Approximately 70%–80% of people with acute Hepatitis C do not have any symptoms. If present they can include : Flu-like symptoms • Fatigue • Nausea • Aching muscles and joints • Anxiety and depression • Poor concentration • Stomach ache • Loss of appetite • Dark urine/bright stools. Transfusion and use of unsterile syringes are the dominant mode of transmission of HCV in India. 15%–20% of all chronic liver disease and hepatocellular cancer HCC in India are caused by HCV .
Currently, there is no approved vaccine for HCV. All children should get the Hepatitis B vaccine. Babies should get a first dose of the hepatitis B vaccine at birth. They should have all three shots in the series by age 6 to 18 months. Infants born to mothers who have acute hepatitis B or have had the infection in the past should get a special hepatitis B vaccine within 12 hours of birth. Children younger than age 19 who have not had the vaccine should get “catch-up” doses.
Adults at high risk for Hepatitis B should also be vaccinated, including: Health care workers and those who live with someone who has hepatitis B, people with end-stage kidney disease, chronic liver disease, or HIV infection, people with multiple sex partners and men who have sex with other men and those who use recreational injectable drugs. There is no vaccine for hepatitis C.
Hepatitis B and C viruses are spread through contact with blood or bodily fluids of a person infected with the virus. The viruses are NOT spread through casual contact, such as holding hands, sharing eating utensils or drinking glasses, breastfeeding, kissing, hugging, coughing, or sneezing. Avoid coming in contact with blood or bodily fluids of others, avoid sharing personal items, such as razors or toothbrushes
DO NOT share drug needles or other drug equipment. Clean blood spills with a solution containing 1 part household bleach to 9 parts water. Be careful when getting tattoos and body piercings.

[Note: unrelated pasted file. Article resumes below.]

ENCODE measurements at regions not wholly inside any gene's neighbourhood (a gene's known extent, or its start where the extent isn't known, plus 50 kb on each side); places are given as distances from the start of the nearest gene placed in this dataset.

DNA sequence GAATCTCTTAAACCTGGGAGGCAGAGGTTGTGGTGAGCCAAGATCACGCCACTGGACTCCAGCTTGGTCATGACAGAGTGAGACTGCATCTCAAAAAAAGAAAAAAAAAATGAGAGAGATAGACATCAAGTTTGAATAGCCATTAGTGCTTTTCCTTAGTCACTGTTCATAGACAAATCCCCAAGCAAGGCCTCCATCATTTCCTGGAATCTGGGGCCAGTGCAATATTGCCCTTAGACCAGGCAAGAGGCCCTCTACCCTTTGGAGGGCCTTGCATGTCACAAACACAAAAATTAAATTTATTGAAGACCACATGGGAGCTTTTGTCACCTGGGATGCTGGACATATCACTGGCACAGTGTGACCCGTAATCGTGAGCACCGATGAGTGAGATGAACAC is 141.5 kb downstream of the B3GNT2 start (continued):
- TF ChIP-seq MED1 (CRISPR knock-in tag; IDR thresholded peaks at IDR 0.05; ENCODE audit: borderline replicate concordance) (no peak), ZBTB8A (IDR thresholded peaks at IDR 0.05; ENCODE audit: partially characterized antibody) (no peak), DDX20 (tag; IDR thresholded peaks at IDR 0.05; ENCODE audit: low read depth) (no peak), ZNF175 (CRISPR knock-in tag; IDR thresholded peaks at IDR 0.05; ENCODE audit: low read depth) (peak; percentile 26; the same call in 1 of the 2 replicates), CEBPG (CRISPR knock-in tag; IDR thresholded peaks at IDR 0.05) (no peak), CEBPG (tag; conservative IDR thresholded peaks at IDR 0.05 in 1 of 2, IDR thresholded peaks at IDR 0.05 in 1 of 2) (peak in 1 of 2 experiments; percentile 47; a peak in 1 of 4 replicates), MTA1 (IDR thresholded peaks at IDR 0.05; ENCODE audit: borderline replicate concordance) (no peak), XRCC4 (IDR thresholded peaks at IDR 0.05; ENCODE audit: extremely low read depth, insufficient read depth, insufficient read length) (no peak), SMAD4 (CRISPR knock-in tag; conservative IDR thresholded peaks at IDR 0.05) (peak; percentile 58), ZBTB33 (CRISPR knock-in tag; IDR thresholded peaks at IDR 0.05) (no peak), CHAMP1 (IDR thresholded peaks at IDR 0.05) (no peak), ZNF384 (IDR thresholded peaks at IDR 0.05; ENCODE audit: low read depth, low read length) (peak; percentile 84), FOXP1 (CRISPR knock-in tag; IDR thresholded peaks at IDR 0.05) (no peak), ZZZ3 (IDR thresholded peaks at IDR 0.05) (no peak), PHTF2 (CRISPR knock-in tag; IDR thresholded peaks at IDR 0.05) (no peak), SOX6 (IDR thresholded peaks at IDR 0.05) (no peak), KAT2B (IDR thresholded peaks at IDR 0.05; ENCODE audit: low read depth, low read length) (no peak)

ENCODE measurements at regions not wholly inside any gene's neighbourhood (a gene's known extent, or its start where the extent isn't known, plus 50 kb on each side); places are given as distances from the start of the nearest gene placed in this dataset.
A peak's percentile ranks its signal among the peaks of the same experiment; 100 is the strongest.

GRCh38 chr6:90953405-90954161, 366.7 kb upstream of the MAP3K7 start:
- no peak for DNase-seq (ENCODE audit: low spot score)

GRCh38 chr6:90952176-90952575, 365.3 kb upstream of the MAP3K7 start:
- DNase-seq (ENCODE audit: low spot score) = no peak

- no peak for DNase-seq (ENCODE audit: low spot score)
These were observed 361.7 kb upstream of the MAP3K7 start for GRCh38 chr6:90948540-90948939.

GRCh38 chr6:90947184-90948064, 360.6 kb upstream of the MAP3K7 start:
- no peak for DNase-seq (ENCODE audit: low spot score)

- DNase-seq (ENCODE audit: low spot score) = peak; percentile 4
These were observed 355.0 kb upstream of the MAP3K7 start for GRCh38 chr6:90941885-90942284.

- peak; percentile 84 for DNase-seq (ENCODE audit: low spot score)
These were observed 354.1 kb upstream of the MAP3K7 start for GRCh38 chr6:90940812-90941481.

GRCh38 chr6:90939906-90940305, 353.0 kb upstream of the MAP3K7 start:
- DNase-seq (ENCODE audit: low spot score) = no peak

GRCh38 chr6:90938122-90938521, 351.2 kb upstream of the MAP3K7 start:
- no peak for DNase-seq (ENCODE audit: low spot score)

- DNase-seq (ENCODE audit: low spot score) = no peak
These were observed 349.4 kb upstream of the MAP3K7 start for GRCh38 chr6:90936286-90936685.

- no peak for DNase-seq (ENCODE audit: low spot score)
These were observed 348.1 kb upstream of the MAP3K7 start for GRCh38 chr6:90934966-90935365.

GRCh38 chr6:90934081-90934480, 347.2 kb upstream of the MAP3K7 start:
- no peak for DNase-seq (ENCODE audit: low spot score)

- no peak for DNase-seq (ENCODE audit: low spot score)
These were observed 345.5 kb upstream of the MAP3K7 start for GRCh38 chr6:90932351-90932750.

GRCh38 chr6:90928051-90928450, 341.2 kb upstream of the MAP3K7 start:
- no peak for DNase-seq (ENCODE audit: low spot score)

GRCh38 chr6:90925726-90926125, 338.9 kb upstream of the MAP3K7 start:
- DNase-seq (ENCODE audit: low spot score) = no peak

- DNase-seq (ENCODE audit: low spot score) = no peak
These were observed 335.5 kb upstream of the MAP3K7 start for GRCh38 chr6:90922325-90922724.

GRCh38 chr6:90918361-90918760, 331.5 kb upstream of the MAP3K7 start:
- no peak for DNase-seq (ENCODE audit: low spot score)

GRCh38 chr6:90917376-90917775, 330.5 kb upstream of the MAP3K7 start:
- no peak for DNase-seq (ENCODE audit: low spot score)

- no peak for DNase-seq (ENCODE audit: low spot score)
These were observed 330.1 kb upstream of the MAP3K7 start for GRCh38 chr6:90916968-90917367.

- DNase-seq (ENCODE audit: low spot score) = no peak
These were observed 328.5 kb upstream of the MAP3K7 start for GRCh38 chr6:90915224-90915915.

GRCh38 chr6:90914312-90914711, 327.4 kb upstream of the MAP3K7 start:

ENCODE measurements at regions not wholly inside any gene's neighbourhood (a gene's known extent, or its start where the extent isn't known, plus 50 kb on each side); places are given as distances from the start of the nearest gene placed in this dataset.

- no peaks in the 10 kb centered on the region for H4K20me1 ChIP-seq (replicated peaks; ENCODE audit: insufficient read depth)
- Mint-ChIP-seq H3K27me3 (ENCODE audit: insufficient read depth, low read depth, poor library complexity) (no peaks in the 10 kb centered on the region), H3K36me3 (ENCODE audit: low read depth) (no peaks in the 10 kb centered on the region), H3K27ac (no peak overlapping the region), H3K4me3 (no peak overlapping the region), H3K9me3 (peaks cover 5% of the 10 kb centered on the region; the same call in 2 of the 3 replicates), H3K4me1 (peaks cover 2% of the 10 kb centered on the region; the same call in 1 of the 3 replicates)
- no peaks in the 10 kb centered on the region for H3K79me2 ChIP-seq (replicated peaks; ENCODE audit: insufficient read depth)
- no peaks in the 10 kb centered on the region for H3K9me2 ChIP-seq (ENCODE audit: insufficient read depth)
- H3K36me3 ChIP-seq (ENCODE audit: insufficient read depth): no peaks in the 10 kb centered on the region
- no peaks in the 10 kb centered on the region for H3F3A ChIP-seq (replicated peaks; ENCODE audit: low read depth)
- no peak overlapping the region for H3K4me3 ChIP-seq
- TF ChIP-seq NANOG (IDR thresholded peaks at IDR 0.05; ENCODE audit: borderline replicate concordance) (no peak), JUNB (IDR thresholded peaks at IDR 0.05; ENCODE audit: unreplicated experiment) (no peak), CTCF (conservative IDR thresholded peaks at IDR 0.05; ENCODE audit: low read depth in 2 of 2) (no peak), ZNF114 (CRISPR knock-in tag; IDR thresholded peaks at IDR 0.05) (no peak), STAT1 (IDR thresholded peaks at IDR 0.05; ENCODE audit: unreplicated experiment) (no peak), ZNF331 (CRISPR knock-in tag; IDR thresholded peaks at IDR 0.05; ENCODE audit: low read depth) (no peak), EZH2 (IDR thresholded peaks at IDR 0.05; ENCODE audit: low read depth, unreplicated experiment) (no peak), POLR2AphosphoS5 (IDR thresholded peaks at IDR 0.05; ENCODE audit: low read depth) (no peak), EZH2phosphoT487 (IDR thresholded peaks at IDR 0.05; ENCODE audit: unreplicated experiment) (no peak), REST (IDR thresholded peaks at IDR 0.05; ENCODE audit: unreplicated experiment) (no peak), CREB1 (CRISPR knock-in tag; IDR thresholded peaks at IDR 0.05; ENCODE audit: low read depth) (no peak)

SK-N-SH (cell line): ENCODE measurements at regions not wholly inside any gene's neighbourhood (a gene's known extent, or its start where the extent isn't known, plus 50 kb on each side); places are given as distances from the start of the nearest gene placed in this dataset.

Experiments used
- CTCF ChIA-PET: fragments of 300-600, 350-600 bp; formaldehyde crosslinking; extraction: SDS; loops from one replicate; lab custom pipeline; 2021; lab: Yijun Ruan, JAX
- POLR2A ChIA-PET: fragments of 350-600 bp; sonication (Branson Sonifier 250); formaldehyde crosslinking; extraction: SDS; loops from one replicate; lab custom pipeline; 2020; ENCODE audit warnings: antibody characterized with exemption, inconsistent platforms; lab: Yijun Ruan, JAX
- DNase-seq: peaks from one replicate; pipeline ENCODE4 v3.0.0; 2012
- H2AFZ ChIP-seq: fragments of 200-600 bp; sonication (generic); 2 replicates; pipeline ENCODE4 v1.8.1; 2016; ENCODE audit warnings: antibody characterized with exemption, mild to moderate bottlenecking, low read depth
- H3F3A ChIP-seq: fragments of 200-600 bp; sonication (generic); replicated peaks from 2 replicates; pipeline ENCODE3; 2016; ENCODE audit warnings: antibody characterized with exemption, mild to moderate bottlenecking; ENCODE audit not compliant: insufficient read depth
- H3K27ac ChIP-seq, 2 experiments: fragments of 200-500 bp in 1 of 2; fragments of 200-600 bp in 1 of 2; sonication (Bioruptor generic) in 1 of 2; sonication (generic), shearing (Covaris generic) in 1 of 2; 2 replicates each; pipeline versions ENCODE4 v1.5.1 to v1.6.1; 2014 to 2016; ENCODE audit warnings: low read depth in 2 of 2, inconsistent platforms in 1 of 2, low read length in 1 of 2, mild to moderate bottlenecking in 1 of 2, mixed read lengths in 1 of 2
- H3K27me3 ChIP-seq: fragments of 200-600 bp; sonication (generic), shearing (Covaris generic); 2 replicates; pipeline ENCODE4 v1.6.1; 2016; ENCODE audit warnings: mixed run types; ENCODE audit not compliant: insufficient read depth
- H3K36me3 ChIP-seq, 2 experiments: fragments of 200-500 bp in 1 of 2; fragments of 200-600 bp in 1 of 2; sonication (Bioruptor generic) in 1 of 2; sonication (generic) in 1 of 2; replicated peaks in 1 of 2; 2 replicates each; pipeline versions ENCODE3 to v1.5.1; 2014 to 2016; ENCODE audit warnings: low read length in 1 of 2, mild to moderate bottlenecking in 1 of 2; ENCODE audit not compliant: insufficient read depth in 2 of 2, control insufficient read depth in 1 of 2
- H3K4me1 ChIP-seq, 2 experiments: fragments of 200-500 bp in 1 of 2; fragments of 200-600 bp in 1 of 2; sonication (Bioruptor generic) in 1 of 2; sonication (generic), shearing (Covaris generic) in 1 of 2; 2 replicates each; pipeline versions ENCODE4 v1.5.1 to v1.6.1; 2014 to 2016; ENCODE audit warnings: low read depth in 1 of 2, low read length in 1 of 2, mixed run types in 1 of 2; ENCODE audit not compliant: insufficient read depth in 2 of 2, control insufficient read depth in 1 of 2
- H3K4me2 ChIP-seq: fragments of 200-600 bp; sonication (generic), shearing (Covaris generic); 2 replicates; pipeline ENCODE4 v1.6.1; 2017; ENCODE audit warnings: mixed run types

Safe sex means taking steps before and during sex that can prevent you from getting an infection, or from giving an infection to your partner.
After realizing the gravity of these infections, and in recognition of the birthday of Professor Baruch Blumberg, who won the Nobel Prize for discovering the Hepatitis B virus, World Health Organization has decided to observe 28th July as the “World Hepatitis Day” to create awareness among the people about the infection, its consequences and ways and means to prevent the spread of this dreadful and fatal disease. World Hepatitis Day was launched in 2008 in response to the concern that chronic viral hepatitis did not have the level of awareness, nor the political momentum, seen with other communicable diseases such as HIV/AIDS, tuberculosis (TB) and malaria. This is despite the fact that the number of people chronically infected with, and the number of deaths caused by, hepatitis B and C is on the same scale as these conditions. World Hepatitis Day has generated massive public and media interest, as well as support from governments and Non-Governmental Organisations.
For public awareness
Zion Hospital and Research Centre